In determining whether a cost is considered software development for Section 174 purposes, the guidance provides a list of activities that are treated as software development. The list includes but is not limited to: planning and development of computer software, designing computer software or upgrades to software, building a model of the computer software, writing a source code and converting it to machine-readable code, specified testing of the computer software, as well as production of the product master for software developed for sale or licensing to others. The guidance also provides examples of those activities that are not treated as software development. This covers computer software developed by a taxpayer for use in its trade or business, and computer software developed for sale or licensing to others. Included in these two broad categories is any training for employees of the stakeholders that will use the software, maintenance activities after the software is placed in service that do not give rise to upgrades or enhancements, data conversion activities, as well as installing computer software and other activities relation to placing the computer software in service.

For taxpayers with research performed under contract, the notice provides information in determining if costs paid or incurred for research under contract are SRE expenditures under Section 174. The definition of a research provider and research recipient states that the performance of the services must be at the research recipient’s order and risk. For a research provider to incur SRE expenditure costs in performing research activities the research provider must bear financial risk or have a right to use any resulting SRE product in its trade or business, or otherwise exploit any resulting SRE product through sale, lease, or license.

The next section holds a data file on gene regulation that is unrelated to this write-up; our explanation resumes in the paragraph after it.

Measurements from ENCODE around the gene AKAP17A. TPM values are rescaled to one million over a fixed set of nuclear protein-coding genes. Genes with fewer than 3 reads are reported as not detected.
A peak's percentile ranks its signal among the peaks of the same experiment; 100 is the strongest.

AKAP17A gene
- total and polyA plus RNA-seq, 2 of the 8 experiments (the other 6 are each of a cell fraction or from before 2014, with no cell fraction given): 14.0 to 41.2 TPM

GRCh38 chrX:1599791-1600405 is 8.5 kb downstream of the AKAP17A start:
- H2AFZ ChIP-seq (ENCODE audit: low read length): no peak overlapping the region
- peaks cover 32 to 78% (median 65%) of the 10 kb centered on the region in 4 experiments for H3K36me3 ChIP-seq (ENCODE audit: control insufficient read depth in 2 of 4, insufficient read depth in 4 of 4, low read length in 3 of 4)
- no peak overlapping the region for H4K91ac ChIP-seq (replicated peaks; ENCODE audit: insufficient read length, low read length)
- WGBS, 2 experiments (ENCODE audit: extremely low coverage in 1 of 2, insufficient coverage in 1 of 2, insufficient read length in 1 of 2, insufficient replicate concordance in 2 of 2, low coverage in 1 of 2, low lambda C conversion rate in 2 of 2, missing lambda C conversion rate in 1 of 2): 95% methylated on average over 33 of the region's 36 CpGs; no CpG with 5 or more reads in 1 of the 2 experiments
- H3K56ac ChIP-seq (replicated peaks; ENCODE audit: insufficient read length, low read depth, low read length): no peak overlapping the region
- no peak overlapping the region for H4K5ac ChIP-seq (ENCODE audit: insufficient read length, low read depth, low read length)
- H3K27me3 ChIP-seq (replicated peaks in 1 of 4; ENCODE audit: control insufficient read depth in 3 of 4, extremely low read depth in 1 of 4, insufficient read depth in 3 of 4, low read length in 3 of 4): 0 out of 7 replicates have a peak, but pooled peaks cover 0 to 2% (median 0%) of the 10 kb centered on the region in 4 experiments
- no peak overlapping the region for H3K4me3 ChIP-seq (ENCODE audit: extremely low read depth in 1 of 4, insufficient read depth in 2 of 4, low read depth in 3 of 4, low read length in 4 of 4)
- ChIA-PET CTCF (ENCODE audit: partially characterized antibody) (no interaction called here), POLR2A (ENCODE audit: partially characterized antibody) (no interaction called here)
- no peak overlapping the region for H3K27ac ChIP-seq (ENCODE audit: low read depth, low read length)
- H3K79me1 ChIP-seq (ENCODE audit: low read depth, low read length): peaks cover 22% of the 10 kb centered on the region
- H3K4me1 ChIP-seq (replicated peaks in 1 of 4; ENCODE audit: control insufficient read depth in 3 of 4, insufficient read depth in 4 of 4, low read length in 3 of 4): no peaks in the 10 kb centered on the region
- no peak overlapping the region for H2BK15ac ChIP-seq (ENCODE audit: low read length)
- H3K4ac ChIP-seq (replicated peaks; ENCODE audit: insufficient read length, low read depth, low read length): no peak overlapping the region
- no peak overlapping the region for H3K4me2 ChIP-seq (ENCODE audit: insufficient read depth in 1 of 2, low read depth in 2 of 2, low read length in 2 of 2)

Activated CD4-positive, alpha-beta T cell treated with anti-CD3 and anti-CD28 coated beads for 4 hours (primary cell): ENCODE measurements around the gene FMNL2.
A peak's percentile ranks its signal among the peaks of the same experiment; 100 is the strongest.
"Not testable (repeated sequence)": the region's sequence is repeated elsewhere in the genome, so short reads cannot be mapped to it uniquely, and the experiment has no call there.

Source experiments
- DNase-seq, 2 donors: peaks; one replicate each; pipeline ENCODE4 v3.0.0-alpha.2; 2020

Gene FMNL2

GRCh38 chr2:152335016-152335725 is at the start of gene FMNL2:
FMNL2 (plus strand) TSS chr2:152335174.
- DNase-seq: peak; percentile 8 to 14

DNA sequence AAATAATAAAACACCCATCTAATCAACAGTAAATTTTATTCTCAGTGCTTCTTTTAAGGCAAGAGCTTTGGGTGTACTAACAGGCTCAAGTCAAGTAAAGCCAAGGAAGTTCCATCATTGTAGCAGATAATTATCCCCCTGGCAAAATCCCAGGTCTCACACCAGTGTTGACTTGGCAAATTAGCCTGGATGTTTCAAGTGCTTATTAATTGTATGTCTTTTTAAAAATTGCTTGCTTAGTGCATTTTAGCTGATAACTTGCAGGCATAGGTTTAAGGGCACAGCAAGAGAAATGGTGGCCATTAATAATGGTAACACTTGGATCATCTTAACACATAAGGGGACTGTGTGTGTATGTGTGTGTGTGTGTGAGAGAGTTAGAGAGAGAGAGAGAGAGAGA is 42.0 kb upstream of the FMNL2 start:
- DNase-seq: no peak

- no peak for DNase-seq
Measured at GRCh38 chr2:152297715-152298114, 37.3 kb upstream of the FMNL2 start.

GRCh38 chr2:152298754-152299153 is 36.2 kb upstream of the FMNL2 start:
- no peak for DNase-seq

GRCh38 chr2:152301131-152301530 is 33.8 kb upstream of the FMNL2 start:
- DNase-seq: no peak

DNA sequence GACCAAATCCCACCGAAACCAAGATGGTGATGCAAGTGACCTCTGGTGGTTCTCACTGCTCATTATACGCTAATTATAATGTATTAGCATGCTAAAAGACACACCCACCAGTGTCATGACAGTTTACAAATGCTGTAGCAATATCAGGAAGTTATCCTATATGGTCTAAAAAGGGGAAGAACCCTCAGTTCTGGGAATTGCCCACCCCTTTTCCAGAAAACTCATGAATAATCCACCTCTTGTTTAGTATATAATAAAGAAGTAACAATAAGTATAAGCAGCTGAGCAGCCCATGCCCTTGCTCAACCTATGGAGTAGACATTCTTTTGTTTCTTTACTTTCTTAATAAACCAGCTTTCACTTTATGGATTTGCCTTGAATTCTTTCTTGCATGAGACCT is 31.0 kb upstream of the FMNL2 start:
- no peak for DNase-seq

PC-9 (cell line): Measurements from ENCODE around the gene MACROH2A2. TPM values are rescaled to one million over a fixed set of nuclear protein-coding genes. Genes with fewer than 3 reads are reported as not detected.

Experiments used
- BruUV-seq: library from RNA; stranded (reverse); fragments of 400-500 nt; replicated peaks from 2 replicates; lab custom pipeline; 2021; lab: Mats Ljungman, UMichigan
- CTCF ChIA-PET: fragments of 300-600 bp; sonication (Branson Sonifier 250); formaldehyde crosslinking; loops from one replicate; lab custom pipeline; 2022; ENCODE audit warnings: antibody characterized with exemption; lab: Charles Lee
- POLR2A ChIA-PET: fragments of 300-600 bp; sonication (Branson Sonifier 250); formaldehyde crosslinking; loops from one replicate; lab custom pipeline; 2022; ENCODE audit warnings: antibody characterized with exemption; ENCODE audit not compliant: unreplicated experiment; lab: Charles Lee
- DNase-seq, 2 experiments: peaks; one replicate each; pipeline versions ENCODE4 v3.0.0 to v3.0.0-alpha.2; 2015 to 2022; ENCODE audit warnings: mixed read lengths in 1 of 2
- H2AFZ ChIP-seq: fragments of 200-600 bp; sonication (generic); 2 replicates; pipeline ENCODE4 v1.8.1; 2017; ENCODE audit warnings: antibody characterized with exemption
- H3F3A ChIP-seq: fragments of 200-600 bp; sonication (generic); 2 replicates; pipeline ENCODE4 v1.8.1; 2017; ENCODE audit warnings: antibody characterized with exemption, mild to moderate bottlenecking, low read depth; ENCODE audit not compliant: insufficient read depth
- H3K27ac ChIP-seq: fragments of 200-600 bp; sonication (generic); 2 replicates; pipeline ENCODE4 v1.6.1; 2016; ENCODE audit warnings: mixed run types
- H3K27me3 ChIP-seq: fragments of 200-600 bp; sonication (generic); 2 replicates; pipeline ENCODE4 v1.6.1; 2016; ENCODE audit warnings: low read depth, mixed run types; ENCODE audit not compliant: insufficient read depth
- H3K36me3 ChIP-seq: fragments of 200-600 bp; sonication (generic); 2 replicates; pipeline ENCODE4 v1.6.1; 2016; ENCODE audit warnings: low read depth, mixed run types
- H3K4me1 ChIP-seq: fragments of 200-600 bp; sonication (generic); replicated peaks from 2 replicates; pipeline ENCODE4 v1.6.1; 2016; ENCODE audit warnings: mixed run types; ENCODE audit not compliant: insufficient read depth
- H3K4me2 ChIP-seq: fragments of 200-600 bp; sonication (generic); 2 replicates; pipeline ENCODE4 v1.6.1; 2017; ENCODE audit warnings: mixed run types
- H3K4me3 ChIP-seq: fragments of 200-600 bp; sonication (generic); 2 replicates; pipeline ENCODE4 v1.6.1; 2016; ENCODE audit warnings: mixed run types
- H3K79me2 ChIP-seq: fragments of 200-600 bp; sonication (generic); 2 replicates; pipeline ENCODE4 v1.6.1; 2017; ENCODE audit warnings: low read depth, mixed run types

Notice 2023-63 provides information for the application of these rules for short taxable years. The amortization deduction for a short taxable year is dependent on the number of months in the short taxable year. If part of a month is included in the taxable year, then the entire month will be considered in the number of months in the taxable year. The midpoint of a short taxable year is the first day of the midpoint month.

If property in which SRE expenditures are paid or incurred is disposed of, retired, or abandoned during the applicable amortization period, no recovery is allowed with respect to the unamortized SRE expenditures on account of such disposition, retirement, or abandonment. The taxpayer that disposed of, retired, or abandoned such property continues to amortize such expenditures under the applicable 174 amortization period. Section 7 of Notice 2023-64 touches on SRE expenditures in instances of sales of property and transactions in which a corporation ceases to exist.

It is anticipated that the impending proposed regulations will provide rules that are consistent with the rules described in this notice for taxable years ending after September 8, 2023. Until the issuance of the regulations, a taxpayer may choose to rely on the guidance provided by Notice 2023-63 provided that the taxpayer applies them in a consistent manner. Please contact your tax professional at Dermody, Burke & Brown so we can help you navigate the complexities of these new filing requirements.

The information reflected in this article was current at the time of publication.  This information will not be modified or updated for any subsequent tax law changes, if any.